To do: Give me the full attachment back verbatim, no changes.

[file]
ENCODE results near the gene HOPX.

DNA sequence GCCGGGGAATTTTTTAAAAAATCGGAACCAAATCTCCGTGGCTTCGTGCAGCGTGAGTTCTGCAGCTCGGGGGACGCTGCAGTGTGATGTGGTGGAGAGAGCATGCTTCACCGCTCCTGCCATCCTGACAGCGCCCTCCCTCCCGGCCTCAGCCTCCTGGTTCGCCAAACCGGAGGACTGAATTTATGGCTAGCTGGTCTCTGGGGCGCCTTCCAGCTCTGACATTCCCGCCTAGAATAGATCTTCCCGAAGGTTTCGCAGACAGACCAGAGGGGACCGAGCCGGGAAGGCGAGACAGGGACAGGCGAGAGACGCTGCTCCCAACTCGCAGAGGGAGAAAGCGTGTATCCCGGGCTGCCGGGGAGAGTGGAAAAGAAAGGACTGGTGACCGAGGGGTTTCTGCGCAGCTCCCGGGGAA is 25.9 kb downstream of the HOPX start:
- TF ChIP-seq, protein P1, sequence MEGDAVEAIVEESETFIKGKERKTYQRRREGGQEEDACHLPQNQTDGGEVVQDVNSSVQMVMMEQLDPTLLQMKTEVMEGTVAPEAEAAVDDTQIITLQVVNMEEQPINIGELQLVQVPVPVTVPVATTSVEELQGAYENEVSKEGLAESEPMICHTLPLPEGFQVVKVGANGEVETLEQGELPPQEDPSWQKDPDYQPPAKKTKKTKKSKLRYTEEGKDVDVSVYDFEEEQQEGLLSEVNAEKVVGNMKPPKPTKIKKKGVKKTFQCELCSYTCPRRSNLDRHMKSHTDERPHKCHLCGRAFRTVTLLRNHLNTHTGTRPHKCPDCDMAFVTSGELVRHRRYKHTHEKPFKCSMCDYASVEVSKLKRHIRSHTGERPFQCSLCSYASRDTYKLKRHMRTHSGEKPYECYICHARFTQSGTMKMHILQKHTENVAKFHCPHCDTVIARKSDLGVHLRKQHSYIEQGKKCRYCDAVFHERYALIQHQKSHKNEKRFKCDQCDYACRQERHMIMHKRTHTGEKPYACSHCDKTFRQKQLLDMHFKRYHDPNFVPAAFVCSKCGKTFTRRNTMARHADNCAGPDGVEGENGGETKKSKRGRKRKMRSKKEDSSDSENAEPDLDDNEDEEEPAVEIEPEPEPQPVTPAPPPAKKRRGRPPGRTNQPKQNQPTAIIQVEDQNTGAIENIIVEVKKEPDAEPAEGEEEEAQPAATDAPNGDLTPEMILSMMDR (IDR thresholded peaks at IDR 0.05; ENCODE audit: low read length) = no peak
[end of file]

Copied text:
ENCODE results near the gene HOPX.

DNA sequence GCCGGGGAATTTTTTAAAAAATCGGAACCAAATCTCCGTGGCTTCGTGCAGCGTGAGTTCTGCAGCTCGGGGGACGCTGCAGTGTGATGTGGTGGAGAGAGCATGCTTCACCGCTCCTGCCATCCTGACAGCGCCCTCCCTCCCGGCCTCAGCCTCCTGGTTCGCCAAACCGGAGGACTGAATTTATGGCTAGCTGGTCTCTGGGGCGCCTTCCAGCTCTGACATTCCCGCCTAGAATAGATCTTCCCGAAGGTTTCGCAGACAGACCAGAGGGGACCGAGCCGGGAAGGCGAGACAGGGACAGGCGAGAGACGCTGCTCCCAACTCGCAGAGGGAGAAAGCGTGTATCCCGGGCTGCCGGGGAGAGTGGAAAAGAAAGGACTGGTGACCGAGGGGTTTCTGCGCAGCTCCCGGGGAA is 25.9 kb downstream of the HOPX start:
- TF ChIP-seq, protein P1, sequence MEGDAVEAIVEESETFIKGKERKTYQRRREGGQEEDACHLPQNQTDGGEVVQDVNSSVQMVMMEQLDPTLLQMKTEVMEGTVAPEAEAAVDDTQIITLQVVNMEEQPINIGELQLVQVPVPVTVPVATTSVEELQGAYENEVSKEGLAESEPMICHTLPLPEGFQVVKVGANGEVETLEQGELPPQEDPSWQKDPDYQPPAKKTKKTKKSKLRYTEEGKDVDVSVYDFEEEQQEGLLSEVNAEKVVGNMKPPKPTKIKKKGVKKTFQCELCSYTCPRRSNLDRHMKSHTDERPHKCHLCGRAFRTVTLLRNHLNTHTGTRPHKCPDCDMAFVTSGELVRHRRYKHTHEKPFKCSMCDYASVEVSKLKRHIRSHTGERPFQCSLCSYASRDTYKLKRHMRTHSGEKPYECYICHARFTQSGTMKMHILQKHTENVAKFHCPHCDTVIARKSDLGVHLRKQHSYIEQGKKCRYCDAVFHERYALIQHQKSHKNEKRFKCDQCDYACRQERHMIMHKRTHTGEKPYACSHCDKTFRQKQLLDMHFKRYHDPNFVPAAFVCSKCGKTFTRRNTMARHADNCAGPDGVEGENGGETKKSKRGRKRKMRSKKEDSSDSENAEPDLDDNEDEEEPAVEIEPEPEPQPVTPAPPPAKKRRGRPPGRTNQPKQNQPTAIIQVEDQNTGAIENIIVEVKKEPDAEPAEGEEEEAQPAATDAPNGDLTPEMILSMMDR (IDR thresholded peaks at IDR 0.05; ENCODE audit: low read length) = no peak